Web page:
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January 21, 2021

What my 24 hour vow of silence taught me..

My 2️⃣4️⃣ hrs of silence began with relative ease as I navigated the morning, by myself, with my three young boys. I had guided them through the challenge the night before and made cards to help my sons and others understand why I was not speaking. My boys are aged 7, 5 and 3. I chose to do the exercise on a Saturday so that I did not have to upset any clients at work and I would have the support of my husband. It was the first time I had ever set about doing a vow of silence so wanted to ease into it.

I quickly found out I am not that great at charades!

That particular day we had decided to go crabbing onboard our boat as a family. We had agreed together that we would try our best with my non verbal communication.

As the day progressed and preparations for our adventures began it become trickier to communicate safely on board the vessel; so we decided I had to break silence. I had 4 hours where I could speak. The rest of the 24 hours were to be in silence. If I had had any idea of the impact this challenge would have I would have completed this long ago.

My biggest takeaways

I accidentally let out a No! Within the first hour.

It’s hard not to say no, not to answer the questions flowing from my naturally inquisitive children.

I feel very calm. I think they sense it and they like it. My eldest even said so.

I wonder if that’s because I use touch more or that I’m not yelling or snapping or nagging as maybe I do normally? I reflect on this for a very long time as I stare out at the ocean.

It’s a good thing I can’t use words with with my husband this morning as I feel they may not have been the right ones. It gives me pause, time to get clear on my thoughts and switch perspective.

I found that when I let out a noise or go to speak it’s usually because I’m frustrated or angry. 

I took lots of deep breaths letting each frustration go; sifting through the why’s until I softened.

I notice people’s words more. I think to myself “I hope that mine don’t sound as harsh.” But maybe they do.

I’m more empathetic and much more aware of my touch and how it visibly comforts. 

As time went on the kids became increasingly sad and sometimes frustrated that I wouldn’t speak.

It would be harder, perhaps impossible, without my husband here. 

I don’t say all that’s on my mind, obviously, and that’s sometimes a good thing I believe. I am one that usually overshares in conversation. I pause and if I feel it’s important to say I’ll write a note or I’ll just let it go hoping that it would come back to me later if it was indeed that important.

I touch more. Way more.

I have to really look at people to see if they are ok. I have to meet their eyes. I wonder how much of that I have really been doing in my life?

I have to make sure the person is looking at me when I try and communicate. 

When I’m back at home I realise I can’t yell out to find someone. I have to go and look for them. When I eventually find them, I try not to disturb what they are doing, realising they are engrossed in their building; crafting or make belief. How many times have I interrupted this flow by calling out and getting them to come and see me?

If I do this again I will need a “how are you?” card and I wonder if I will get more than just one word?

I also need a “be kind” card!

I don’t have to say excuse me when I burp; which my family thinks is outrageous?! Are they for real?!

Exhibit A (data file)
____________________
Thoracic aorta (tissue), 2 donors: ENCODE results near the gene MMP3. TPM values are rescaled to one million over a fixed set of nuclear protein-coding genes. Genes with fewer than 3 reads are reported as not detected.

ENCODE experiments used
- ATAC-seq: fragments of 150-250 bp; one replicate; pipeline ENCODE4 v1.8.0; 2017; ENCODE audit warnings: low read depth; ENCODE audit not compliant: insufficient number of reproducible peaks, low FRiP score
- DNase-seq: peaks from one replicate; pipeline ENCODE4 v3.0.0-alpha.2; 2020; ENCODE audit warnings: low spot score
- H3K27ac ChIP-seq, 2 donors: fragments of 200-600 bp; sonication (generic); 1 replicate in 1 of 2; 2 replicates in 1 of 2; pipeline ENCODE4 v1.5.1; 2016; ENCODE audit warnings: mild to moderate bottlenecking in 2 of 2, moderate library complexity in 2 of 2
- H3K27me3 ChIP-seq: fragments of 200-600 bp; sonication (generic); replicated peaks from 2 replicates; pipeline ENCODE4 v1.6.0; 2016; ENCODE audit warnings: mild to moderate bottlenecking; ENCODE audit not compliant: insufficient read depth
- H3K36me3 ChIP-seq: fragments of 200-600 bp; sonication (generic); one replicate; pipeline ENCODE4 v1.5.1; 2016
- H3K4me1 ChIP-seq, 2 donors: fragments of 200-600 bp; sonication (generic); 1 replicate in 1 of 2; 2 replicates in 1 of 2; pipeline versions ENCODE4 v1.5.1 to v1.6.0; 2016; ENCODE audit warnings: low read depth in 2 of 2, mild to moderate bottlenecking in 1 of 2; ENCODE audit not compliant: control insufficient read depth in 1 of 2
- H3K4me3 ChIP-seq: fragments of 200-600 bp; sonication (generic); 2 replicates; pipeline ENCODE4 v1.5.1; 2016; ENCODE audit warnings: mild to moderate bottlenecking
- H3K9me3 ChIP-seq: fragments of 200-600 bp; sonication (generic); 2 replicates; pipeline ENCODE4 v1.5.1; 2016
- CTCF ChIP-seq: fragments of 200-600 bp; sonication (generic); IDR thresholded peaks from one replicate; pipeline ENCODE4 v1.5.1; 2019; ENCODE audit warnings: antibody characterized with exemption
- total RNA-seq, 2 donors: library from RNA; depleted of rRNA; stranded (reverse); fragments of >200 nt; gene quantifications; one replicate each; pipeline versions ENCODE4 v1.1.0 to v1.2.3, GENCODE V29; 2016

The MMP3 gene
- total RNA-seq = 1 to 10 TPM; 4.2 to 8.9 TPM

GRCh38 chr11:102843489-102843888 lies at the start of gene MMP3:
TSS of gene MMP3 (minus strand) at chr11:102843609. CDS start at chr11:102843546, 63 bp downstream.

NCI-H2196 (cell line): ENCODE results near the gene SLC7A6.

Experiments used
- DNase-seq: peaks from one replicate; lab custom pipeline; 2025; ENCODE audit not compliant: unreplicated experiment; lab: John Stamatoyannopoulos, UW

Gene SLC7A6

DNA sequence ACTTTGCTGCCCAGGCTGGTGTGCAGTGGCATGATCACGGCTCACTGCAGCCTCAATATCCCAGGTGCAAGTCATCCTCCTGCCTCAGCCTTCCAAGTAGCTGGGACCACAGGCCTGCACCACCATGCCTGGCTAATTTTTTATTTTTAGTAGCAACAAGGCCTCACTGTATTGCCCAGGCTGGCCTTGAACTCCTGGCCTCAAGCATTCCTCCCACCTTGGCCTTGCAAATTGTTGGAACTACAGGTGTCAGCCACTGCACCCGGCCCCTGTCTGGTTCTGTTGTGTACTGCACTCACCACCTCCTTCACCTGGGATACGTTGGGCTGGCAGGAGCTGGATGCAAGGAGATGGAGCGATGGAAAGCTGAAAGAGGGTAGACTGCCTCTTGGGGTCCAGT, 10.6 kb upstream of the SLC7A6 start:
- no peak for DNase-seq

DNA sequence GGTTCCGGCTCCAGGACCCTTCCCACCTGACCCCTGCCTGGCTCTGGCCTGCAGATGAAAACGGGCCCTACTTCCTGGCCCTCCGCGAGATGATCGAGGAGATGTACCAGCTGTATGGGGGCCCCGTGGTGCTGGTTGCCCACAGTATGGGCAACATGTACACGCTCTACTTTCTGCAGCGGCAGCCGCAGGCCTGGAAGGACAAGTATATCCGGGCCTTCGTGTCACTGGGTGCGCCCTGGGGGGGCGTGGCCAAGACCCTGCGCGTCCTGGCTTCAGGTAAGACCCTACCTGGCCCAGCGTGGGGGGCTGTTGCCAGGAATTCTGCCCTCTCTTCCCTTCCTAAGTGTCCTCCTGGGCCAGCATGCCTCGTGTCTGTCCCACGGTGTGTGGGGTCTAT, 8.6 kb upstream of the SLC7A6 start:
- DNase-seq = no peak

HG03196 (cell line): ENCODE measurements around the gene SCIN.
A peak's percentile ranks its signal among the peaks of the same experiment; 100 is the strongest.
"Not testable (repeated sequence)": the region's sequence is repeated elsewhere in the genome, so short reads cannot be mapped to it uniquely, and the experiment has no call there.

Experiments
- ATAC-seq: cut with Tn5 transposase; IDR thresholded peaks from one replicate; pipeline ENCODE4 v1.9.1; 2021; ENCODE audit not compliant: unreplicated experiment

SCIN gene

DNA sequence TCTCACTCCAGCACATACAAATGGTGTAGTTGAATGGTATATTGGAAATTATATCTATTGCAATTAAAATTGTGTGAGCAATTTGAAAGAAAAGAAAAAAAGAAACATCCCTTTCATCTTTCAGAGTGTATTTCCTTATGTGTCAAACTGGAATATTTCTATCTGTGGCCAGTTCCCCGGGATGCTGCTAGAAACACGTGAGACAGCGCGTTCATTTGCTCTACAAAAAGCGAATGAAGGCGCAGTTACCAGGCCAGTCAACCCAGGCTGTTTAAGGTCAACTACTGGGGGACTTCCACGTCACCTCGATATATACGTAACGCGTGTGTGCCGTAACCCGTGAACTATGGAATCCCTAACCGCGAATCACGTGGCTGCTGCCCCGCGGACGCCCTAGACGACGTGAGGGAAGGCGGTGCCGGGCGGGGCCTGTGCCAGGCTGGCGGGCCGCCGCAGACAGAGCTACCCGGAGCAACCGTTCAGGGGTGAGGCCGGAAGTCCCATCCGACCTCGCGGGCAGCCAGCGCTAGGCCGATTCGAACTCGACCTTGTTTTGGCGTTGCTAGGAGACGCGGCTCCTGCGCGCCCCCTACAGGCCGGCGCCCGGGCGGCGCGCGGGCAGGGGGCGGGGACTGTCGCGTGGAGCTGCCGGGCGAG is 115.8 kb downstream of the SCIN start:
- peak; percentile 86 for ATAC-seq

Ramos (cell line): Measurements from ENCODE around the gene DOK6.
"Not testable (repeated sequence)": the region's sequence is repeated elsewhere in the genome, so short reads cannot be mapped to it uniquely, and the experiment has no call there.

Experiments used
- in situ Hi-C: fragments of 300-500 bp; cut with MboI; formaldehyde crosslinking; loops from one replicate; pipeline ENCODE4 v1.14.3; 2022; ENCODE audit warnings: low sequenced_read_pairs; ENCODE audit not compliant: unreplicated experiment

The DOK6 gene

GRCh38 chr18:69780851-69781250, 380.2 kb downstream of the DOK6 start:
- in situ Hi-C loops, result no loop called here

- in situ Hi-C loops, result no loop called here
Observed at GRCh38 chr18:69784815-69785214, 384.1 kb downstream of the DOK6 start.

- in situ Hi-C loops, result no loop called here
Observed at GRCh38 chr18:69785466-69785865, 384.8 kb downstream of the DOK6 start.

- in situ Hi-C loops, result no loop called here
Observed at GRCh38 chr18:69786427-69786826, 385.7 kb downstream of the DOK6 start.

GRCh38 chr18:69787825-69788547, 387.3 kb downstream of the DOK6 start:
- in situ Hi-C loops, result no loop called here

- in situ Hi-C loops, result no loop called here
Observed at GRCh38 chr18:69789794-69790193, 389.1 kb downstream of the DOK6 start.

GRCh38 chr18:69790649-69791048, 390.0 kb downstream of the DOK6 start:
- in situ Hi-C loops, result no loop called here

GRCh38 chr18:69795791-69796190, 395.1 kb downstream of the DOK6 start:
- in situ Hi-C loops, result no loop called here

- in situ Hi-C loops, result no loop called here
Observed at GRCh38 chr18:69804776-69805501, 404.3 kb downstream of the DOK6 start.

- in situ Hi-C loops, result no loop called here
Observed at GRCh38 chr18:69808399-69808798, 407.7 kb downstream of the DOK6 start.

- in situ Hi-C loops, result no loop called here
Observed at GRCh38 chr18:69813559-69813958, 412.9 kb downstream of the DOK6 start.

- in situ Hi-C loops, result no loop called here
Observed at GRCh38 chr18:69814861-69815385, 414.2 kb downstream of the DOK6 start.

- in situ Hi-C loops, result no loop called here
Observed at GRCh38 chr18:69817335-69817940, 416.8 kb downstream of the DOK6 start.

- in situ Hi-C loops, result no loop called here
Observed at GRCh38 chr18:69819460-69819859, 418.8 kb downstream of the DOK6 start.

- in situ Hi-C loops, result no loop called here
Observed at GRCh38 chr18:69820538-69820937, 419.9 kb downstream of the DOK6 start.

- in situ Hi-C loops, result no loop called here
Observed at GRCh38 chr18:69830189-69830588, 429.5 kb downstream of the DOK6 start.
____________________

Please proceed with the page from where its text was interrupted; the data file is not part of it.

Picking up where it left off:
I feel more tired than usual; perhaps this is more energy draining than I thought.

Noises seem louder but easier to cope with; like kids screaming. 

My children (especially the oldest)  push the boundaries more. They think because I can’t speak there will be no consequences. 

I notice something in my most sensitive child. I believe I may be disrupting his world and he doesn’t know how to react. Maybe he feels “unsafe” and that makes my heart hurt a little because I am causing that.

I was told very early on in the day that my voice is calming. I reflected on this comment all day and regard it very highly.

I noticed when my husband angered because of stress during a task, he blamed my silence, even though my words would not have helped him. It was in that moment he realised through the absence of my voice how important it was even if what I said was of no “real value”.

When I allowed myself to use my voice during the 4 hour break it was for safety and I “barked” orders. My voice was stern,  my thoughts changed and had become stern. I noticed that there was less thought processing when I knew I could speak freely.

It was pretty much impossible not to say the words goodnight and I love you to my family.

I learnt some people share conversation easily and others don’t unless you question or prompt.

I felt my heart rate more and I noticed how sensitive it was to stress.

It’s not so easy to micro manage without words. That was an interesting realisation and a goal of mine has been to be less “controlling” so perhaps I have uncovered a tool to help me.

It was hard not to text friends back to give them love; I had stipulated that I was not to use my phone for communication during the 24 hours as that felt like cheating.

I enjoyed listening without the need to think of a good question in response or conjure advice or resonate with a remark.

I believed the practise made me a better listener and I knew I would need to take up the challenge again to keep mastering that skill.

Overall it made me realise the important of pause in conversation. When I began to speak again I practised that and found it just as challenging and awkward as the vow of silence itself!

It is something I still practise and thanks to this experience I have even bigger appreciation for my voice and the consequence of my words.

Remember some words cannot be unspoken.

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